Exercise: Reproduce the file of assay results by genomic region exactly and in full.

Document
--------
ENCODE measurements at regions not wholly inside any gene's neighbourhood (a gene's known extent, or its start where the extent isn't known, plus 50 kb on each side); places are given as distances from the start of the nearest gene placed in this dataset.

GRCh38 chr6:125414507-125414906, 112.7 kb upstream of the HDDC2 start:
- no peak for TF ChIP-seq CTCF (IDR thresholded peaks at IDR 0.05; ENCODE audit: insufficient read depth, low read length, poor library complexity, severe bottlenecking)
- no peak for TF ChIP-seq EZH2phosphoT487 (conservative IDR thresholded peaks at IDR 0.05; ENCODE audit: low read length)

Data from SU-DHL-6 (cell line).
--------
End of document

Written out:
ENCODE measurements at regions not wholly inside any gene's neighbourhood (a gene's known extent, or its start where the extent isn't known, plus 50 kb on each side); places are given as distances from the start of the nearest gene placed in this dataset.

GRCh38 chr6:125414507-125414906, 112.7 kb upstream of the HDDC2 start:
- no peak for TF ChIP-seq CTCF (IDR thresholded peaks at IDR 0.05; ENCODE audit: insufficient read depth, low read length, poor library complexity, severe bottlenecking)
- no peak for TF ChIP-seq EZH2phosphoT487 (conservative IDR thresholded peaks at IDR 0.05; ENCODE audit: low read length)

Data from SU-DHL-6 (cell line).